The College advice is to follow the guidance published by the Optical Confederation and more general guidance for healthcare professionals from the Department of Health. It is also useful to keep details of a helpline to hand for those affected by abuse, such as the National Domestic Violence Helpline or Refuge both specifically for women affected. (There is also support available for men affected*) Finally, when presented with a disclosure, or if you have a concern, you can contact the College’s clinical advice line and discuss it with Dr Susan Blakeney FCOptom or myself. We cannot tell you what to do, but we can talk you through the process and important considerations. Finally ensure your practice has the current contact details of your local adult and child safeguarding teams readily at hand, to ensure you are disclosure ready.

If an adult discloses they are a victim of domestic abuse and consents to your informing the safeguarding team, you should: 

  • Discuss the case with a senior colleague, whilst respecting the patient’s confidentiality. (C75)  If their children are at immediate risk of harm, you should contact the police and the local safeguarding team. 
     
  • If appropriate, inform the local NHS safeguarding lead (adult or child) and supply them with a copy of your recorded observations. When reporting information, reports should be restricted to:
    • the nature of the suspicious behaviour or concern, such as the disclosure made
    • facts which support the concerns.
       
  • Confirm telephone notifications in writing by fax, email or letter within 48 hours. You should receive confirmation of referral within one working day from the safeguarding team. If you have not heard back within three working days, contact again.
     
  • Ensure that all observations, advice sought, received and actions taken are recorded and stored confidentially and separately from the patient’s optical record.

You should not break patient confidentiality where only the patient is at risk of harm; in such cases, it may be useful to pass helpline information to the patient, so they can talk to an expert if they choose to. This may, in turn, give the patient the confidence to decide to report the abuse, when they are ready.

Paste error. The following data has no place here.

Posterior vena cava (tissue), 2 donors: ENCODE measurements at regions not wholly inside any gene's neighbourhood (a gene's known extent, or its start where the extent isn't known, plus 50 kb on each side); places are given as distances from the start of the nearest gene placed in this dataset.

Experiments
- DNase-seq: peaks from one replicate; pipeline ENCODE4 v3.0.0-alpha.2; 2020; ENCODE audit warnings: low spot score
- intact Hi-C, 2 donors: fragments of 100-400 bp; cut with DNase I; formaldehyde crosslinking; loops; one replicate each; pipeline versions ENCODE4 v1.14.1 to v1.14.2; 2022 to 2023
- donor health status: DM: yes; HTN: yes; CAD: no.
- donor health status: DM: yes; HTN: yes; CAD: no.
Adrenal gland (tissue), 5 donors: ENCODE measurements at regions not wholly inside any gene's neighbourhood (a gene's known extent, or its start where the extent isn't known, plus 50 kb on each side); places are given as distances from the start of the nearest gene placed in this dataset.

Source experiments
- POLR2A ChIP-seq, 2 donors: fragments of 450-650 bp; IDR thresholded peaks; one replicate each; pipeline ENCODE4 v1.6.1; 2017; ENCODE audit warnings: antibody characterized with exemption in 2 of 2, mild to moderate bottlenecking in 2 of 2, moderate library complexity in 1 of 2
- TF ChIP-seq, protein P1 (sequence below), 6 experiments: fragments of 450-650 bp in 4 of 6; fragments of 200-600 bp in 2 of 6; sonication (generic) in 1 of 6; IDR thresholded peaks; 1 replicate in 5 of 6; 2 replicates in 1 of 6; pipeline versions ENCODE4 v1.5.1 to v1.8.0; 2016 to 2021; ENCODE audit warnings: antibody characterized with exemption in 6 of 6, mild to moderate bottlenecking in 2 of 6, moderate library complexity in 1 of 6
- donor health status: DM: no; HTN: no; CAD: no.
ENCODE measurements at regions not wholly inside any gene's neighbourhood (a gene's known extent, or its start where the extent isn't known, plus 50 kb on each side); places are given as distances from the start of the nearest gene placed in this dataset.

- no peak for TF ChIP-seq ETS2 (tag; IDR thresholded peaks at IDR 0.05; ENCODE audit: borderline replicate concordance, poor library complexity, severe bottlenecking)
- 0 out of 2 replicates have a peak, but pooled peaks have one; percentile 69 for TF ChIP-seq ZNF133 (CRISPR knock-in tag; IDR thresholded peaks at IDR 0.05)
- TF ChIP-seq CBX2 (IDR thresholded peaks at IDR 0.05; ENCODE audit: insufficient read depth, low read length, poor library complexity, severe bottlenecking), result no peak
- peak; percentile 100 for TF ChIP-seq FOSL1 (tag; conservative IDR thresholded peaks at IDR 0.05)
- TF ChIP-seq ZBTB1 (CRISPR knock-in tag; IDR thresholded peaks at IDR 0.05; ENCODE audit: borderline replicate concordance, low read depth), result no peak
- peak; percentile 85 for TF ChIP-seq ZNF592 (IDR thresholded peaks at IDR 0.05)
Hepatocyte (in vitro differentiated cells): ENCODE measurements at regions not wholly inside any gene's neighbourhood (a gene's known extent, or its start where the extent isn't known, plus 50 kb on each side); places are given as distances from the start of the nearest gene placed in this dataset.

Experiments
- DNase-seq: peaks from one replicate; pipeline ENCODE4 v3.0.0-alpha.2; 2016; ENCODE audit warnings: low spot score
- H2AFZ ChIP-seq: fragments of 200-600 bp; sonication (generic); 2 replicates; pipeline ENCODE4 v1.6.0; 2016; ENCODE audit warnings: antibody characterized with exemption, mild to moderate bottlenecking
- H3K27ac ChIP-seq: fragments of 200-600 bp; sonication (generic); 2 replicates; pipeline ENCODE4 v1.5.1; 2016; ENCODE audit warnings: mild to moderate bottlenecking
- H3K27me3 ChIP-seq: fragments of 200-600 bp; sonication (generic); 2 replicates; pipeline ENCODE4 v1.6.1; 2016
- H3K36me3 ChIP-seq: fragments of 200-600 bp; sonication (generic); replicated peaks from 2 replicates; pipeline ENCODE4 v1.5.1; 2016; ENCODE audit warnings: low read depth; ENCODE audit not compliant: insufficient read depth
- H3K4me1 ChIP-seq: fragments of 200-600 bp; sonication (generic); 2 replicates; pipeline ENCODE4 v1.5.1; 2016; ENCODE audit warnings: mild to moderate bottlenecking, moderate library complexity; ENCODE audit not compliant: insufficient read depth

Useful links 

*This article specifically relates to domestic violence against women. However, abuse can also affect men, with one in five men thought to be affected. Domestic abuse occurs across society, regardless of age, gender, race, sexuality, disability, wealth and geography. Despite this, it is important to also acknowledge that it is predominately women who suffer as a result of it. That is why most government strategies over the last decade have specifically focused on violence against women and girls.   

Daniel Hardiman-McCartney MCOptom
Clinical Adviser, College of Optometrists

Daniel graduated from Anglia Ruskin University, where he won the Haag Strait prize for best dissertation. Before joining the College, he was Managing Director of an independent practice in Cambridge and a visiting clinician at Anglia Ruskin University. He has also worked as a senior glaucoma optometrist with Addenbrooke’s Hospital in Cambridge and as a diabetic retinopathy screening optometrist. Daniel was a member of Cambridgeshire LOC from 2007 to 2015 and a member of the College of Optometrists Council, representing its Eastern region, from 2009 to 2014.  

Daniel has an interest in the effects of vision in art and is known throughout the industry as a passionate advocate of iconic and artisan eyewear. He currently practises part time in independent practice, is a locum, a glaucoma specialist optometrist across East Anglia with Newmedica and is clinical adviser to the College of Optometrists.